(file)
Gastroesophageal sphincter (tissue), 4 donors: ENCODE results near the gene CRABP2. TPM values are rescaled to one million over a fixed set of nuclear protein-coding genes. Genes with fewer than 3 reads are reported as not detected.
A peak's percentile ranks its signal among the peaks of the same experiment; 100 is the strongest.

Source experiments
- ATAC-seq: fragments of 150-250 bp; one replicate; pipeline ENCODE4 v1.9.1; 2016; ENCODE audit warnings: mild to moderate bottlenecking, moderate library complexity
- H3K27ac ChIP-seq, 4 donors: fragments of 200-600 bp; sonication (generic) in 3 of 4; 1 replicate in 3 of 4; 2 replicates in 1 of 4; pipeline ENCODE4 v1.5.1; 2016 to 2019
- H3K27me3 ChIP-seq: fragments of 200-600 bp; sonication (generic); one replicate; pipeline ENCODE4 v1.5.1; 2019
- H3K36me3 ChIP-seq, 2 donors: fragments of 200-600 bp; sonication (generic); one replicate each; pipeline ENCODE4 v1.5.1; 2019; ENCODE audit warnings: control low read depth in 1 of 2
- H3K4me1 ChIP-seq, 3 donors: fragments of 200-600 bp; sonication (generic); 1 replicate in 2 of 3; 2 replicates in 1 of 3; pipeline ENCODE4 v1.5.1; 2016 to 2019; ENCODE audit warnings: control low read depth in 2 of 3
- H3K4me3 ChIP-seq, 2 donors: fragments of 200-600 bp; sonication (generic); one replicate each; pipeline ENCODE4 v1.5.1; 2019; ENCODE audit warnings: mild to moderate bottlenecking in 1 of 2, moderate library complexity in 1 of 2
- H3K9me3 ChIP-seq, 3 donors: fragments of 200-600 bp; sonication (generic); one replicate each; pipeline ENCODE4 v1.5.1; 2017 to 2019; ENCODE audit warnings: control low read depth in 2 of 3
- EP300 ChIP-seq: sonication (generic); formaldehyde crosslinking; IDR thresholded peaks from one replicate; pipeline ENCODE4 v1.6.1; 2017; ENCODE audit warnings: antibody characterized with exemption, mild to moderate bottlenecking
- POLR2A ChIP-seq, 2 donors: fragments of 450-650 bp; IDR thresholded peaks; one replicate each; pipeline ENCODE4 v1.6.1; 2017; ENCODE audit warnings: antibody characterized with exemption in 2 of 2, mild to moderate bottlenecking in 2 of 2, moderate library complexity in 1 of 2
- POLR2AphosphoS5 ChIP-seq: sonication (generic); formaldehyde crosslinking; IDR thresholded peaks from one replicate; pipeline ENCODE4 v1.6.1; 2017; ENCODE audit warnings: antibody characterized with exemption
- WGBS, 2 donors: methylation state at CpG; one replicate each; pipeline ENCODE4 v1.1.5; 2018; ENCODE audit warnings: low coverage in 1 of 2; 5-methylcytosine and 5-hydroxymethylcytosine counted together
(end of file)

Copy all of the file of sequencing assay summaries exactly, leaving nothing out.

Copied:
Gastroesophageal sphincter (tissue), 4 donors: ENCODE results near the gene CRABP2. TPM values are rescaled to one million over a fixed set of nuclear protein-coding genes. Genes with fewer than 3 reads are reported as not detected.
A peak's percentile ranks its signal among the peaks of the same experiment; 100 is the strongest.

Source experiments
- ATAC-seq: fragments of 150-250 bp; one replicate; pipeline ENCODE4 v1.9.1; 2016; ENCODE audit warnings: mild to moderate bottlenecking, moderate library complexity
- H3K27ac ChIP-seq, 4 donors: fragments of 200-600 bp; sonication (generic) in 3 of 4; 1 replicate in 3 of 4; 2 replicates in 1 of 4; pipeline ENCODE4 v1.5.1; 2016 to 2019
- H3K27me3 ChIP-seq: fragments of 200-600 bp; sonication (generic); one replicate; pipeline ENCODE4 v1.5.1; 2019
- H3K36me3 ChIP-seq, 2 donors: fragments of 200-600 bp; sonication (generic); one replicate each; pipeline ENCODE4 v1.5.1; 2019; ENCODE audit warnings: control low read depth in 1 of 2
- H3K4me1 ChIP-seq, 3 donors: fragments of 200-600 bp; sonication (generic); 1 replicate in 2 of 3; 2 replicates in 1 of 3; pipeline ENCODE4 v1.5.1; 2016 to 2019; ENCODE audit warnings: control low read depth in 2 of 3
- H3K4me3 ChIP-seq, 2 donors: fragments of 200-600 bp; sonication (generic); one replicate each; pipeline ENCODE4 v1.5.1; 2019; ENCODE audit warnings: mild to moderate bottlenecking in 1 of 2, moderate library complexity in 1 of 2
- H3K9me3 ChIP-seq, 3 donors: fragments of 200-600 bp; sonication (generic); one replicate each; pipeline ENCODE4 v1.5.1; 2017 to 2019; ENCODE audit warnings: control low read depth in 2 of 3
- EP300 ChIP-seq: sonication (generic); formaldehyde crosslinking; IDR thresholded peaks from one replicate; pipeline ENCODE4 v1.6.1; 2017; ENCODE audit warnings: antibody characterized with exemption, mild to moderate bottlenecking
- POLR2A ChIP-seq, 2 donors: fragments of 450-650 bp; IDR thresholded peaks; one replicate each; pipeline ENCODE4 v1.6.1; 2017; ENCODE audit warnings: antibody characterized with exemption in 2 of 2, mild to moderate bottlenecking in 2 of 2, moderate library complexity in 1 of 2
- POLR2AphosphoS5 ChIP-seq: sonication (generic); formaldehyde crosslinking; IDR thresholded peaks from one replicate; pipeline ENCODE4 v1.6.1; 2017; ENCODE audit warnings: antibody characterized with exemption
- WGBS, 2 donors: methylation state at CpG; one replicate each; pipeline ENCODE4 v1.1.5; 2018; ENCODE audit warnings: low coverage in 1 of 2; 5-methylcytosine and 5-hydroxymethylcytosine counted together